The real-life events of Flight 1549 might have been tailor-made for a Clint Eastwood movie. On 15 January 2009, a US Airways Airbus, having just taken off from LaGuardia en route to Charlotte, North Carolina, ran into a flock of Canada geese whose ingested bodies disabled both engines.
Veteran pilot Chesley ‘Sully’ Sullenberger, realising he had neither the height nor the speed to make it back to LaGuardia nor to any adjacent airport, decided to land his plane on the Hudson River – without losing a single one of the 155 passengers and crew members, who were all safely taken off by boat after evacuating onto the plane’s wings and inflatable slide.
Sully (played by – who else? – Tom Hanks), calm, unpretentious, above all utterly professional, is a hero after Eastwood’s own heart. Indeed, Clint himself is just that kind of filmmaker, making Sully a worthy celebration of professionalism at its modestly understated best.
It’s well-made and impeccably acted by all concerned, while the re-enactment of the emergency landing itself – which we get to see twice – is convincing down to the last detail.
It’s undeniably exciting, too: the passengers casting terrified glances at each other, the stewardesses yelling “Brace! Brace!”, the water hurtling up to meet us. The only problem is that the film, with its famous, headline-dominating storyline, is predictable from start to finish.
OK, most of us know what happened on that January day, and those that don’t will soon be reminded. So there’s a certain amount of adrenaline in seeing the watery touch-down brought off so perfectly, but no tension: no one’s gonna die.
Realising this, Eastwood and his screenwriter, Todd Komarnicki (working from Sully’s own published account of events, Highest Duty: My Search For What Really Matters), shift their focus to the aftermath of the incident: when Sully and his co-pilot, Jeff Skiles (Aaron Eckhart), are hauled up in front of a National Transportation Safety Board panel headed by a grim-faced Mike O’Malley (Concussion (opens in new tab), R.I.P.D. (opens in new tab)) to be bombarded with hostile questions – were they sober, were they distracted by any personal preoccupations and, most crucially, why didn’t they try to make it to an airport? Just to add to the pilots’ ordeal, the NTSB claimed that the plane’s left-hand engine was still capable of functioning.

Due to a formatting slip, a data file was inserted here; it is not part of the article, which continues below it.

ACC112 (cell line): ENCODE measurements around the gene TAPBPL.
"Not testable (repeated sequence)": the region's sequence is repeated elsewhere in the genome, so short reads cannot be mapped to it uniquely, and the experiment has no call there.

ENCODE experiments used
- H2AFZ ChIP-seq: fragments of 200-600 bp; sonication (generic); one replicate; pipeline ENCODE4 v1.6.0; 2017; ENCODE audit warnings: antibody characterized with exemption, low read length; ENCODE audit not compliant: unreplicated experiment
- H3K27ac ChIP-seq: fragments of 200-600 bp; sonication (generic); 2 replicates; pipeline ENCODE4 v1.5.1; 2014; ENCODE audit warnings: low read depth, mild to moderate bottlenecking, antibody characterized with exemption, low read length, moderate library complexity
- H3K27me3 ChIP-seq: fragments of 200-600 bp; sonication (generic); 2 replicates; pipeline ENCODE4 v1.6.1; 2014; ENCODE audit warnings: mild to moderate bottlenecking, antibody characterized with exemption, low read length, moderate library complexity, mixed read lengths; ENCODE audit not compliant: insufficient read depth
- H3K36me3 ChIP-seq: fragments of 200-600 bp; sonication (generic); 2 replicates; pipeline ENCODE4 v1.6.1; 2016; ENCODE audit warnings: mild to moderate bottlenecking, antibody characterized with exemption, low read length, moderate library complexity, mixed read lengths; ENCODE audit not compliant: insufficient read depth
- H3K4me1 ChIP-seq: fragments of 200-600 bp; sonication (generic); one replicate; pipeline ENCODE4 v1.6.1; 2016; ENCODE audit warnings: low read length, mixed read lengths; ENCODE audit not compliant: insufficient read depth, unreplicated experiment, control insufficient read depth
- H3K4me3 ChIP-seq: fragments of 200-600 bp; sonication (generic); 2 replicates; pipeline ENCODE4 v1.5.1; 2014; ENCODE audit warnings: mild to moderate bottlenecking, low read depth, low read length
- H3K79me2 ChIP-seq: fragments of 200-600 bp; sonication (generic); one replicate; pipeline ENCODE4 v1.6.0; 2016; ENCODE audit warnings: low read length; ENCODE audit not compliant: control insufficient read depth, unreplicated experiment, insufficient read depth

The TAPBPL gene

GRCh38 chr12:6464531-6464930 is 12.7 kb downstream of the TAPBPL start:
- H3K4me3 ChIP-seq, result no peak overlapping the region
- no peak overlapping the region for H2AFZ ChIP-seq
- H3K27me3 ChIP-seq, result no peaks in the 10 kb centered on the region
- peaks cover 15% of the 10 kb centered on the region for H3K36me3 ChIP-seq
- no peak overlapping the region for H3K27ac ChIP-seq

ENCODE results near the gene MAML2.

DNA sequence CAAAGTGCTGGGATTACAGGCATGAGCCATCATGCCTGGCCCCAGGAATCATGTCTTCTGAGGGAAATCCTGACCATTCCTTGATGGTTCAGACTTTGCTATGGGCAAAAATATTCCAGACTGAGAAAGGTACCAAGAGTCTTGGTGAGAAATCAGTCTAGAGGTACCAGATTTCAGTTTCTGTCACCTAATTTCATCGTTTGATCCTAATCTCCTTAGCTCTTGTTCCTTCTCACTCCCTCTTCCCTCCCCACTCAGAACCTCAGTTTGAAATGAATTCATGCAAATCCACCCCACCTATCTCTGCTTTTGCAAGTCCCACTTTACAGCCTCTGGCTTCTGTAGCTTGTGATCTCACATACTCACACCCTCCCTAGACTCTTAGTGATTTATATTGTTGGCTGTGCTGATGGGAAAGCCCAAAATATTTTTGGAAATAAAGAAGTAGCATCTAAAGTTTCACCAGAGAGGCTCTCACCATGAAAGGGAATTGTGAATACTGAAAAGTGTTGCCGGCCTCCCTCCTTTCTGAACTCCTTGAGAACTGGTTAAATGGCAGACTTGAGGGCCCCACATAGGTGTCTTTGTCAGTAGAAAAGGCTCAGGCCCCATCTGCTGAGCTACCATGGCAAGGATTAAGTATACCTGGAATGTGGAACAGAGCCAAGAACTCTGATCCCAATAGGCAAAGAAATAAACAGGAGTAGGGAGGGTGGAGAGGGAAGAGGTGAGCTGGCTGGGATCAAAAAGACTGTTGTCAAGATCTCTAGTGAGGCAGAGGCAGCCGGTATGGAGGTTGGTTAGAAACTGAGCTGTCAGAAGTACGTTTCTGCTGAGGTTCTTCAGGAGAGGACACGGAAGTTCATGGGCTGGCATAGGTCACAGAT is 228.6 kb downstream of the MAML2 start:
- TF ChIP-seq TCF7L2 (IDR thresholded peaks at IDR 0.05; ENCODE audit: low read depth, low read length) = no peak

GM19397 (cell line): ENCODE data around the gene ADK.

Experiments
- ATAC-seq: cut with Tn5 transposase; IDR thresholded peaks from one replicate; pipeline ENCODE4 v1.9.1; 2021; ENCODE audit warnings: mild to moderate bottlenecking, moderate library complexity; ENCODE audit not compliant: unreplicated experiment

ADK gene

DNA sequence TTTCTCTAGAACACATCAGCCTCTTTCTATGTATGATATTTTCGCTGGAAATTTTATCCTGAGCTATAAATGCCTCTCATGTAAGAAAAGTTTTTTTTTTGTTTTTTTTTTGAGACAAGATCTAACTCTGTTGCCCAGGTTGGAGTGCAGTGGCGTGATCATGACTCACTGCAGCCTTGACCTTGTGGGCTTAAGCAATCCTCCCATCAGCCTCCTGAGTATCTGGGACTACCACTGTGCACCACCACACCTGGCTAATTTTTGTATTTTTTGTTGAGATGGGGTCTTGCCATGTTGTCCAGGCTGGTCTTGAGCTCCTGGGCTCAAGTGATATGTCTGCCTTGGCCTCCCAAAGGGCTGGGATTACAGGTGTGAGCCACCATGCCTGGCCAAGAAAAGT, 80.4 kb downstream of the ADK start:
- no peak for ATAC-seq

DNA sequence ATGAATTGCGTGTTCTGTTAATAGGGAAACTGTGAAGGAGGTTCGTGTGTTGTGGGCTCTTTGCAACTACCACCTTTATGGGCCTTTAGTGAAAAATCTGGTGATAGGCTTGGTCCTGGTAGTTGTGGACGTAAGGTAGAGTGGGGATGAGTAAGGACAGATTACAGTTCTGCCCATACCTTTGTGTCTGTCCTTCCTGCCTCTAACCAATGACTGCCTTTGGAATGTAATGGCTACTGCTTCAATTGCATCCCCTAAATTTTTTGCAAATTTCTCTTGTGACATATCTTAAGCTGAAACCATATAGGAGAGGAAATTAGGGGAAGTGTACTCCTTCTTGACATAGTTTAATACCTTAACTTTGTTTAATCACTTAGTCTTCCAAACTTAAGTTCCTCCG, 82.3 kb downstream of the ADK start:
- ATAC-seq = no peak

The dramatic irony here is strong. In public, in the press and on television screens all around the world, Sully and Skiles are being hailed as heroes, guys who kept their cool where a second’s hesitation, let alone panic, could have proved fatal.
Privately, meanwhile, before the panel, every decision they took is being called into question – to the point at which even Sully himself starts to have doubts, nightmares about the disaster that might so easily have happened. “What if I did get this wrong?” he asks his wife Lorraine (Laura Linney) when he phones her from his hotel room. “I’ve delivered a million passengers over 40 years, but in the end I’m going to be judged on 208 seconds.”
The film is at its most intriguing when we’re shown the elaborate reconstructive processes behind the panel’s inquisitions. First off we get the computer simulations, from which it appears that there would have been time to make it to an airport. This is then confirmed by live re-enactments carried out – and filmed – in a flight simulator at the aircraft-maker’s HQ in Toulouse.
At this point it seems as if things are going against our pilot heroes. But here, too, we can already foresee the outcome. First because if Sully and Skiles really had been disciplined, we’d have all heard about the worldwide outcry; and second, because who could imagine an Eastwood movie in which selfless, seasoned professionals wind up getting crapped on by a bunch of industry bureaucrats?
At 96 minutes, Sully is by some measure the shortest movie Eastwood has directed to date, and even then it feels a little padded out. A couple of flashbacks to Sully’s past – his initial training as a pilot, and his wartime flying experience – don’t add much.
There’s a warm sense of camaraderie between Hanks and Eckhart, swapping affectionate banter (even if poor Linney, who never shares the screen with Hanks, gets stuck with the ‘worried but supportive wife on telephone’ role), and some heartening shots under the end-credits of the real Captain Sully meeting up with a few of the passengers whose lives he saved.
But ultimately – and oddly enough, given that this is a largely faithful account of rare real-life heroism – it all just seems a little too comfortable.